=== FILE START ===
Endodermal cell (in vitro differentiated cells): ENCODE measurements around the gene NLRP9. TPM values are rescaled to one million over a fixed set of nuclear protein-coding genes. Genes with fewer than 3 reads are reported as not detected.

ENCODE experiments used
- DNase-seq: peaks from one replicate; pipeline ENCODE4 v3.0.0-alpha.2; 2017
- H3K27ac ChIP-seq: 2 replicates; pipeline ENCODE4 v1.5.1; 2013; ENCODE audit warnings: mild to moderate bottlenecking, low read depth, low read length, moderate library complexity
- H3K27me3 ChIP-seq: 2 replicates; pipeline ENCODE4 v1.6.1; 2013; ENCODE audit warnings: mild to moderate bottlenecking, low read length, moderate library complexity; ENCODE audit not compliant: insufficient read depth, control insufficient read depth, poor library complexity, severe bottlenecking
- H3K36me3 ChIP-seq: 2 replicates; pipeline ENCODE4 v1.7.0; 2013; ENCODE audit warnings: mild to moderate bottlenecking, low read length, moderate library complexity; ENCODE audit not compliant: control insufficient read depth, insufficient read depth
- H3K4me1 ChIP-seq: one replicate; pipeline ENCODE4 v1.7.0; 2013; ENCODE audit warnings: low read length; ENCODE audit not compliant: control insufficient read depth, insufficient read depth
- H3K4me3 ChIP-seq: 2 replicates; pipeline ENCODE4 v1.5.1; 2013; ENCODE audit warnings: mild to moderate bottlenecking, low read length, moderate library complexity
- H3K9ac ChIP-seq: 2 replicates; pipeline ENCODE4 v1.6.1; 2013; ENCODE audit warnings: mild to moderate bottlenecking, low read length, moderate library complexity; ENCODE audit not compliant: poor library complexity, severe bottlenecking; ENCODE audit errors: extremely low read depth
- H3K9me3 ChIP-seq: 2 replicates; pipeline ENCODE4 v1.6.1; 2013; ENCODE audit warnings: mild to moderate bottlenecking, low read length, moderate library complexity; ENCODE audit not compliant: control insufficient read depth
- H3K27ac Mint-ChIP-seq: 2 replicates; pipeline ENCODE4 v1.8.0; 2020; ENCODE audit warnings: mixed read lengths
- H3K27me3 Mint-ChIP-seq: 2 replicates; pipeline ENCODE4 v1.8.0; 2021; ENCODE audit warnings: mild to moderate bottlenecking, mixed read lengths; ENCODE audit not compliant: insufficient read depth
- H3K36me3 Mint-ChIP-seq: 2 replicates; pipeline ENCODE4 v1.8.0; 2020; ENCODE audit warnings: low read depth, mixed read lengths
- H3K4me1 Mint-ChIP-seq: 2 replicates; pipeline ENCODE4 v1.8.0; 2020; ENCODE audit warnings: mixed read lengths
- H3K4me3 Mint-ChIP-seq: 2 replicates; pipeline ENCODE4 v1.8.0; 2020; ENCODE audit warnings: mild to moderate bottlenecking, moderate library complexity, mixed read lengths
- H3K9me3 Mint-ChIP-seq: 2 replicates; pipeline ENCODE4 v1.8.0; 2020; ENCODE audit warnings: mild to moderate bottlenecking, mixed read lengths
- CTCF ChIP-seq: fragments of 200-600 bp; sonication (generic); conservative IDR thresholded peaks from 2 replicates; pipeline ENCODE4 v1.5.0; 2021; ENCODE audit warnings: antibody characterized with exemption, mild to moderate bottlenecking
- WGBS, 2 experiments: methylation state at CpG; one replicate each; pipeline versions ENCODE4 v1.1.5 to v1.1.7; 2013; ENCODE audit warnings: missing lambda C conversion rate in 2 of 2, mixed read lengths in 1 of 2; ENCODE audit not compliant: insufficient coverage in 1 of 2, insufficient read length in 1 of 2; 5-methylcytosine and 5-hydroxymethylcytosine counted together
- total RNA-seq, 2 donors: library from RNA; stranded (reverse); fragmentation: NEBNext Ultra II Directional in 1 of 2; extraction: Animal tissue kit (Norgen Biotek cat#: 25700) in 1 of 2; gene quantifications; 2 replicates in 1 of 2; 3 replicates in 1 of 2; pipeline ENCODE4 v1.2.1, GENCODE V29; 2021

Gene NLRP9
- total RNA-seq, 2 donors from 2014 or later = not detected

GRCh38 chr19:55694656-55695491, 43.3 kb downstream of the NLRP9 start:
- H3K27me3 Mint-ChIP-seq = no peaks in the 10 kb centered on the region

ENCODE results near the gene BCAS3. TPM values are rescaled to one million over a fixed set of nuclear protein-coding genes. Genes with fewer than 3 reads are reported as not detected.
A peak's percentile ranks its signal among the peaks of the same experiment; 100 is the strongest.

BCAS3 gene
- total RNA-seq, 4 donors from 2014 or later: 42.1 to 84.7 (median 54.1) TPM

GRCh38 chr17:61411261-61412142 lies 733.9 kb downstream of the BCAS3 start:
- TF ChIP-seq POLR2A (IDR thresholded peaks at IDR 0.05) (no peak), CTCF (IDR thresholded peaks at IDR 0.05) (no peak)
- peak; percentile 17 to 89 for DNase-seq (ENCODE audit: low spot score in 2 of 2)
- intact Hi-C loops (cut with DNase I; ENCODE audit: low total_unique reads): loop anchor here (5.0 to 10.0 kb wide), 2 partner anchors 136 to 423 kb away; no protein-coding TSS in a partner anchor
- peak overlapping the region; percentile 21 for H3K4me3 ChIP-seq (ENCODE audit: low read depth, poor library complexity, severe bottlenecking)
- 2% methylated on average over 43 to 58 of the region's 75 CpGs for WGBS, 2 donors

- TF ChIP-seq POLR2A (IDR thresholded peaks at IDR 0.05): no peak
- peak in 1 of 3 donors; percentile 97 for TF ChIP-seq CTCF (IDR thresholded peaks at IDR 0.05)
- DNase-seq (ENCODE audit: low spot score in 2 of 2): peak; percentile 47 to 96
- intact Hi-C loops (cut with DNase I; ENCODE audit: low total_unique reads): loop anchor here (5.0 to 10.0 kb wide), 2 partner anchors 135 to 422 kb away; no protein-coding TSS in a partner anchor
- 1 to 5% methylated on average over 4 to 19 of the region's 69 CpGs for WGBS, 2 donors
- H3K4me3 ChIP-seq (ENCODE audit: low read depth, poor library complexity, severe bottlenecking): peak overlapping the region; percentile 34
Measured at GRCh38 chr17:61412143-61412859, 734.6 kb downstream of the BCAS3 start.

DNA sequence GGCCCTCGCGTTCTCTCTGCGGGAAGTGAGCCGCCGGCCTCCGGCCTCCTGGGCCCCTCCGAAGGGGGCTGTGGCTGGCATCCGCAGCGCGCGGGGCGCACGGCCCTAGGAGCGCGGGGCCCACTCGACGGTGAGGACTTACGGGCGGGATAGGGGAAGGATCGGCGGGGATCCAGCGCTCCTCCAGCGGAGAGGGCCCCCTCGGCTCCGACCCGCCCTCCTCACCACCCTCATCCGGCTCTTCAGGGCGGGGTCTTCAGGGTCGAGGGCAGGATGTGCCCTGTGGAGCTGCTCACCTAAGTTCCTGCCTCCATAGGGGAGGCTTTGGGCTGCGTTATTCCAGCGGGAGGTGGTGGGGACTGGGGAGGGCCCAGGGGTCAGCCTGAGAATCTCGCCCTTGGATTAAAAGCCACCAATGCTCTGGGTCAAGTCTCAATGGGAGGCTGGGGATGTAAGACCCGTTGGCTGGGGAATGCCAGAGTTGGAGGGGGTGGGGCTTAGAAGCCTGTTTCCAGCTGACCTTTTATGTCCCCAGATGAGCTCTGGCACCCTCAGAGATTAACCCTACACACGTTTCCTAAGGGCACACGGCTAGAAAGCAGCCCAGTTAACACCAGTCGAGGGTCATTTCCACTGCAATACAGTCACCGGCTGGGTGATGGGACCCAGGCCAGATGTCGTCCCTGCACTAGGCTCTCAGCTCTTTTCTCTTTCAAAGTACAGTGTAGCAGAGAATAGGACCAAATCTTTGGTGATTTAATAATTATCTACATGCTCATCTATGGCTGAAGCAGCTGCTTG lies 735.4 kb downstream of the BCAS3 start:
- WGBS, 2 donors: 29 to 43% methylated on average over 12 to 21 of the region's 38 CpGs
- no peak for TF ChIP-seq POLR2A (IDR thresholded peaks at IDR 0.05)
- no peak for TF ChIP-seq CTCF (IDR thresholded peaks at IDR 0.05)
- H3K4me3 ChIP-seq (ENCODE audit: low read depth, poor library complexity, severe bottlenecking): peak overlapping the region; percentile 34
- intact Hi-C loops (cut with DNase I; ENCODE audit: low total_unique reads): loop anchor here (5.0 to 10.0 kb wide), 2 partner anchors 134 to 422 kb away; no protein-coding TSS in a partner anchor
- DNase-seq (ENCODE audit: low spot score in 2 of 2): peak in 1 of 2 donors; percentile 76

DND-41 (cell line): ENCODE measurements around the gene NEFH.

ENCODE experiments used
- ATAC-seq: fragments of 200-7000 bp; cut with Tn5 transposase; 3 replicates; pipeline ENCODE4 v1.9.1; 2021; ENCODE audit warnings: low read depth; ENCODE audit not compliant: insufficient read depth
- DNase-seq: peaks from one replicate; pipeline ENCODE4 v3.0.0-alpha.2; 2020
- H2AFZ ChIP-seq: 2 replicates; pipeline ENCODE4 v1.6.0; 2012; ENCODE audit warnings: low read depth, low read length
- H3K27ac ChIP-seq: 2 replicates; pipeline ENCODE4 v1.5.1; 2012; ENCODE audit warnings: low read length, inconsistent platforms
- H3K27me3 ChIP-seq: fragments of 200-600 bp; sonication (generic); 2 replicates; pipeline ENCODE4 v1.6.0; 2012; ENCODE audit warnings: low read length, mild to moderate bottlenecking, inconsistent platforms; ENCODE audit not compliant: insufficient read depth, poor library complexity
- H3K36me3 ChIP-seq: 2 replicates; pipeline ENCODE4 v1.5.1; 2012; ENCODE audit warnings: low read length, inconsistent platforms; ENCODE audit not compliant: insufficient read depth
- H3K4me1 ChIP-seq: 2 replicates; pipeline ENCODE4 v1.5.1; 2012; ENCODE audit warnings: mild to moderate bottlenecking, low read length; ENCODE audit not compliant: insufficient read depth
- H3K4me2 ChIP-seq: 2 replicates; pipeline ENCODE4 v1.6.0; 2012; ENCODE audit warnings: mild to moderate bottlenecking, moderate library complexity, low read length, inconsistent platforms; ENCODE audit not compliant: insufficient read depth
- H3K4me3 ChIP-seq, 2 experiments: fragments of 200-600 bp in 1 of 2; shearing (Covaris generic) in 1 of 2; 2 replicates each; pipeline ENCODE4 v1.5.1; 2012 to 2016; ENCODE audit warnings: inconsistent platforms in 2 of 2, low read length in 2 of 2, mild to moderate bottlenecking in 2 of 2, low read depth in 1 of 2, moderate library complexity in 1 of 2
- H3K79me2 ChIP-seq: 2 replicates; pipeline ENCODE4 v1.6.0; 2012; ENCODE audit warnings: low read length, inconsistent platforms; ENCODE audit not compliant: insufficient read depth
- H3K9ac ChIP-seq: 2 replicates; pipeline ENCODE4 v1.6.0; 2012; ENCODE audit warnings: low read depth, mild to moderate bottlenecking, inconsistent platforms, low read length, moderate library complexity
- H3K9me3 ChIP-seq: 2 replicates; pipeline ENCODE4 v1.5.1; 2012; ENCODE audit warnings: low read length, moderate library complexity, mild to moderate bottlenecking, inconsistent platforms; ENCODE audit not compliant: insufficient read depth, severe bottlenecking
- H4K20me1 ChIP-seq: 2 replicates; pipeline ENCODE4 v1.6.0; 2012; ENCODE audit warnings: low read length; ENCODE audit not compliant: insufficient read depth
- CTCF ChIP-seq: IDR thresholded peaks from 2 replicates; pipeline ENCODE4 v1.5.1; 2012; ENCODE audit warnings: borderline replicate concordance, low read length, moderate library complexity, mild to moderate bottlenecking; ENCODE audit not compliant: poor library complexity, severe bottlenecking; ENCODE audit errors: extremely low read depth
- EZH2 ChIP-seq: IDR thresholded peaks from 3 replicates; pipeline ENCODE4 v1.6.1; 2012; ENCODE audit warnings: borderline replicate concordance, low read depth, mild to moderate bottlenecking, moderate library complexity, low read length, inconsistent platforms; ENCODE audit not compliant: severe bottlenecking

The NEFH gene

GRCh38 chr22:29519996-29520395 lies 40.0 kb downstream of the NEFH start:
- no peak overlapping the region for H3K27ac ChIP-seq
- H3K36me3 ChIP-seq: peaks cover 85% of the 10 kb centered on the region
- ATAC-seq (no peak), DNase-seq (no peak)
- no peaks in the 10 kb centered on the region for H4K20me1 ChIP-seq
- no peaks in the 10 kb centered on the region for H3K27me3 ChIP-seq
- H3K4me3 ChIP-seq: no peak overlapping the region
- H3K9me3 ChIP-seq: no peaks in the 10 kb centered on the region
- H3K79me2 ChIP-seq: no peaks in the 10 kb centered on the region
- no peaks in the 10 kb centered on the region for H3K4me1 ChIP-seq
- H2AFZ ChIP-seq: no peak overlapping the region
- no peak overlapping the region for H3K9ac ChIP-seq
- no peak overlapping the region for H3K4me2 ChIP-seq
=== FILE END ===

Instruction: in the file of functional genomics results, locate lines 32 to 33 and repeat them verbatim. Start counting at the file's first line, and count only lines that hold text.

- peak overlapping the region; percentile 21 for H3K4me3 ChIP-seq (ENCODE audit: low read depth, poor library complexity, severe bottlenecking)
- 2% methylated on average over 43 to 58 of the region's 75 CpGs for WGBS, 2 donors